Thursday, July 22, 2010


After close to two weeks of painting here, we find ourselves venturing farther and farther away from home.  All in the quest for new subject matter.  

Today we walked over to Westerdok, an area to the northwest mixed with old and new houses.  I have painted here before and found some great subject matter, especially with all the white drawbridges and old riverboats.  

But first we did a painting at the end of Keizersgracht, there the large tour boats were doing a 90-degree turn and churning up the water in an interesting pattern.  Just as I sat down on a conveniently placed bench next to start painting, a Brazilian couple sat next to me.  They stayed the entire two hours it took me to finish off the painting; I’ve never had that happen before.  Most loose interest within a few minutes and move one, but to actually watch the entire process requires some stamina that most do not have. These two did! 

Rick, who had set up farther to my right, unfortunately was kicked away.  He had set up in a café’s territory.  Seems like that can be a big taboo.  The flower boxes on the railing indicated that.  Come lunch hour they were anxious to set up all the tables and chairs and not have to deal with a foreign artist in the middle.  He moved over to my bench, to do finish off the best he could with color notes.  The Brazilians relinquished their bench spot for Rich and ordered a coffee from the restaurant.  There they were able to pull their chairs up on the other side of me to continue the show.  He was using his camera to film a step-by-step development of the work. 

Rick had moved on to Westerdok and I stayed for maybe another half hour.  I then announced to the couple that the piece was done, or at least as much as could be done given the time and lighting constraints.  They took photos of the woman next to the painting.  Then one of me………my job was done here, it was time to move on!  I was feeling like a supper hero, actually keeping somebody’s attention for so long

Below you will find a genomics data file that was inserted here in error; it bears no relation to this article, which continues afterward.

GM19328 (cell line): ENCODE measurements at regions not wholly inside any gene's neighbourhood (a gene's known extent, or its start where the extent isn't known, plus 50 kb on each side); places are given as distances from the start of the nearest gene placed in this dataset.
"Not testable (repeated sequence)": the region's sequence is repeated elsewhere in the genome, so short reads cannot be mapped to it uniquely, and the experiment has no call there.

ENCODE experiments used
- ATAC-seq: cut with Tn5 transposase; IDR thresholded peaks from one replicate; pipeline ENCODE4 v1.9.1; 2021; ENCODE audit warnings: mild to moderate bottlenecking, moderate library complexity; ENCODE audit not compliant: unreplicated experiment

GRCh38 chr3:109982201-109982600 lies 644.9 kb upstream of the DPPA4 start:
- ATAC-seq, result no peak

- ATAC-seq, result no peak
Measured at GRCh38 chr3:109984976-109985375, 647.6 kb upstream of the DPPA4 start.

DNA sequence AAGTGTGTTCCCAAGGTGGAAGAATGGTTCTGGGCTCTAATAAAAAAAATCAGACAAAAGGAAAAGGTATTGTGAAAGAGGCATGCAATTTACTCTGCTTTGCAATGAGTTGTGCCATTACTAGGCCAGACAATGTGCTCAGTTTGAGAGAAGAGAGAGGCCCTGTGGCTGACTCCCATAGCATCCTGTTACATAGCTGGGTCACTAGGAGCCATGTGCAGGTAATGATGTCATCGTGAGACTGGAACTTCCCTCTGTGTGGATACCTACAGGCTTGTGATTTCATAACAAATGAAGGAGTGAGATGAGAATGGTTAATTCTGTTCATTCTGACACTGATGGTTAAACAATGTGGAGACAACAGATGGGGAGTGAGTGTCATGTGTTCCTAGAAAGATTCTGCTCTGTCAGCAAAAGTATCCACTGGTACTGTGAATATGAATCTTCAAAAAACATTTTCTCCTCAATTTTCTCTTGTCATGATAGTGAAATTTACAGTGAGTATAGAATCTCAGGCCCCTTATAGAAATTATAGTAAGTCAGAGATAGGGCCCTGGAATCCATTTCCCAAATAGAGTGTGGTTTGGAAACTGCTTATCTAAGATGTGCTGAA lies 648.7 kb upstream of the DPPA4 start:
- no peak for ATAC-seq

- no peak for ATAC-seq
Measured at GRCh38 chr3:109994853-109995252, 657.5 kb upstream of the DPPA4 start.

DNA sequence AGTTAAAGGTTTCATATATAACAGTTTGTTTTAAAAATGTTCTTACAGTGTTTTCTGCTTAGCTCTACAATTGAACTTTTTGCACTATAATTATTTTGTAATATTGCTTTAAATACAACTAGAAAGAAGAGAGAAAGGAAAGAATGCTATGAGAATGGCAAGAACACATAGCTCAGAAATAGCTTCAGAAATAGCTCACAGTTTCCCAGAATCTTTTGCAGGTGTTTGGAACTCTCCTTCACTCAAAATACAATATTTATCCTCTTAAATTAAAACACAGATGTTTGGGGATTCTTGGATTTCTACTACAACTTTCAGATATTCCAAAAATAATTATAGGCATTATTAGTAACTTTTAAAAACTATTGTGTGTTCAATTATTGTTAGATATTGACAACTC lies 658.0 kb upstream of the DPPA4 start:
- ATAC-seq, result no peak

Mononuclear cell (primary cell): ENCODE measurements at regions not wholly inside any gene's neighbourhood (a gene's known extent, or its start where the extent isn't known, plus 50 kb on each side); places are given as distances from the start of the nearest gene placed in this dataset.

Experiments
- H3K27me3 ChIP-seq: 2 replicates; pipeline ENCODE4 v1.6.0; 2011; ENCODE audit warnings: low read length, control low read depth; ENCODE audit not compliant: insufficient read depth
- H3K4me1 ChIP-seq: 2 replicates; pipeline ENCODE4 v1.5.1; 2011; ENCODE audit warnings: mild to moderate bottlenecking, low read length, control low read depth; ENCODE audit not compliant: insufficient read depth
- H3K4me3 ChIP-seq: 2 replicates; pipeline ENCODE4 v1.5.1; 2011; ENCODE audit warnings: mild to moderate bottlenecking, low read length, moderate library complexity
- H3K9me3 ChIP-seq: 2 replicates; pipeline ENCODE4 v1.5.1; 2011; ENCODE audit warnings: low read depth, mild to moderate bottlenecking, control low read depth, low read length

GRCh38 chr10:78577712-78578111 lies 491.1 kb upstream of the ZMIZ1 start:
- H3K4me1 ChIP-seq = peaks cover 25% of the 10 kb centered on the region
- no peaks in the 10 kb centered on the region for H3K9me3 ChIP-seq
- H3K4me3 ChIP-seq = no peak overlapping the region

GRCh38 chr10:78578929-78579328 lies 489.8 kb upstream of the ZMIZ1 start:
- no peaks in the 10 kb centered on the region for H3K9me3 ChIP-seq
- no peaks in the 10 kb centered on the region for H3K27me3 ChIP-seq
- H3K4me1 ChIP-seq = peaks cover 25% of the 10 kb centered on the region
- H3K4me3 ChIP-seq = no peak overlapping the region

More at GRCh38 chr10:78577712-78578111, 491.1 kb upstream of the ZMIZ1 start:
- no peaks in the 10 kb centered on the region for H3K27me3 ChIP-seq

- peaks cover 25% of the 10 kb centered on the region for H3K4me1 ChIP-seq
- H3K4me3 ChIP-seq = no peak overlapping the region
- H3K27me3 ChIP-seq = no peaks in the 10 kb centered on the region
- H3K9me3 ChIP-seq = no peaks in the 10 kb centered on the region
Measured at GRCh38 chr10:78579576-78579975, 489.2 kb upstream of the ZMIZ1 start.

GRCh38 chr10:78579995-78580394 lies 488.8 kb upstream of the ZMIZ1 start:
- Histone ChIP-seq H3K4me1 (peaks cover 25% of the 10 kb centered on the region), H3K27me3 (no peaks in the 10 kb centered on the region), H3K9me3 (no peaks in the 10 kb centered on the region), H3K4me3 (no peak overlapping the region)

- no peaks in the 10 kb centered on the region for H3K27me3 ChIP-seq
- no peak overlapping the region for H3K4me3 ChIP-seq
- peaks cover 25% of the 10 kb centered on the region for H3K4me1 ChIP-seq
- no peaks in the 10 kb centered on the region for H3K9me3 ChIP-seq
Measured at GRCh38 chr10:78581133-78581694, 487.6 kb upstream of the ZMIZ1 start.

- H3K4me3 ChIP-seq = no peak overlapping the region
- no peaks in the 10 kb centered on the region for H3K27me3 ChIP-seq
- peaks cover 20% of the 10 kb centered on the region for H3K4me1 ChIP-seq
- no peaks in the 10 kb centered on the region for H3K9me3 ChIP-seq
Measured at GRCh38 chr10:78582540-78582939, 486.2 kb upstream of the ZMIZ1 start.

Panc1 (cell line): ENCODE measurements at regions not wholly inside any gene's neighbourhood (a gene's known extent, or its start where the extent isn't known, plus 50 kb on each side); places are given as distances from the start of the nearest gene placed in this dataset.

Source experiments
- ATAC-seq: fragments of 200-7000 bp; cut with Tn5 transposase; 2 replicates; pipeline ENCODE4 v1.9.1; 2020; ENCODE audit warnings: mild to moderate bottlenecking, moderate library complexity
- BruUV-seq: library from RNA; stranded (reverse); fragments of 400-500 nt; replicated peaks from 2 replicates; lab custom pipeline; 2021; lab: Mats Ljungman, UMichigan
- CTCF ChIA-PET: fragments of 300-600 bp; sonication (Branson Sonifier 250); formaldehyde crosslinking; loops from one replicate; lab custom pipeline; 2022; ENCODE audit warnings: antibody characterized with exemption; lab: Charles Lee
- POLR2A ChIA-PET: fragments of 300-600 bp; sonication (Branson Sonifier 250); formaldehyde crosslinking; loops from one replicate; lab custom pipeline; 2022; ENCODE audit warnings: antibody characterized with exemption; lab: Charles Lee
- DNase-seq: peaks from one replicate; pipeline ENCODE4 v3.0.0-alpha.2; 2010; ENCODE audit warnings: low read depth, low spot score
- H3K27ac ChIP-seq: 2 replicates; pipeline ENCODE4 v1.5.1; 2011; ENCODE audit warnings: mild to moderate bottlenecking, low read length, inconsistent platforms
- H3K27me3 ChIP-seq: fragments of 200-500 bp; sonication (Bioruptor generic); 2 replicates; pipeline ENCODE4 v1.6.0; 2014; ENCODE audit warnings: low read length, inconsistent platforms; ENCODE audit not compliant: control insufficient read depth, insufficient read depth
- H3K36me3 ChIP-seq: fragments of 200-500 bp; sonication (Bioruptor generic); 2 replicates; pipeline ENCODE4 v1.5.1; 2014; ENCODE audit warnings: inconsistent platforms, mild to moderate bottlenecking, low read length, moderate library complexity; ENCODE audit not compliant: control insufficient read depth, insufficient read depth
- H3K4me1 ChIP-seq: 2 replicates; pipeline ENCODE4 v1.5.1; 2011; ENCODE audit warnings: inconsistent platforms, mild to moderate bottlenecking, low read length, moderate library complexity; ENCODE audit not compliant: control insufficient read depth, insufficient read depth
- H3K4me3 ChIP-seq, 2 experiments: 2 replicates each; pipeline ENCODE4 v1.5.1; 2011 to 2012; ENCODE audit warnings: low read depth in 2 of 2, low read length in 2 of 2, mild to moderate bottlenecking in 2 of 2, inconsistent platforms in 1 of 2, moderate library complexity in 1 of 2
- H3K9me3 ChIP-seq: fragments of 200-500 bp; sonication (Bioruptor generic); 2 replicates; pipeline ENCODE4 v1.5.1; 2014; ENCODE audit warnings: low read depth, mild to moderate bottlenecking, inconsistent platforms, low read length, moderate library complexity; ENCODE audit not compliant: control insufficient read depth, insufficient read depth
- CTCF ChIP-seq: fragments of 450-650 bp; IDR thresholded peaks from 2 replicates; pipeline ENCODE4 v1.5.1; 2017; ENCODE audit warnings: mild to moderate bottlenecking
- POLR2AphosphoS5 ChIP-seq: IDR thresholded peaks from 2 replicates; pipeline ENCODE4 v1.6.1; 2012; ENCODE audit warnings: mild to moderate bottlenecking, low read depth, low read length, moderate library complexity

I headed off to Westerdok and found Rick painting next to a drawbridge.  I walked around a bit more until I landed on this location looking back at bridge that was at the entrance of a canal.  I set up and tried as best I could to capture the light from the moment.  One the horizon dark clouds were building up.  Within an hour the sky had changed from hazy blue to dark purple.  I figured it was time to pack things up, unless I wanted the deluge of nature.  It was five o’clock anyways and the light had changed rather extreme.


Being so far away from home, the public transportation always seems like a prudent idea.  There in lies the dilemma sometimes with an artist.  I take along an eight inch masonry board that I tape one 12x16 canvas to one side for the morning painting and then flip it over and tape another 12 x 16 to the other side for the afternoon. So at the end of the day I have two very wet oil paintings taped to a board that I need to carry in my hand and not hit against anybody or thing.  Public transportation at rush hour is generally not a good result, but nevertheless I was tired and had no intention of walking.  Tram number two from the central station had a line backed up several meters to get into, so Rick and I decided to try number 5.  There are three different trams we could take back to Prinsengracht.  All of which on a weekday at five in the evening become a zoo.  You couldn’t pick a busier time to take a tram back home than at five o’clock.  

We pushed ourselves into the over crowded car as best we could. I held the wet paintings high up in front of me, making a mental note not to touch some bodies black suit.  The problem was that everybody was nicely dressed after working all day and in walks an artist with thick oil paint on both sides of a Masonite board.  Trying to keep globs of wet paint off of people in a sardine packed compartment is a monumental event 

Generally if it scrapes an article of clothing, I’m not going to say anything!  What could I say anyways “Sorry Madam, but your dress is ruined, Cadmium red paint will never come out in the wash!”

 Then again I on the other hand don’t want to have two hours of my painting pressed against bank executives’ three-piece suit.  It’s a fight no matter how you look at it!

Richard Boyer

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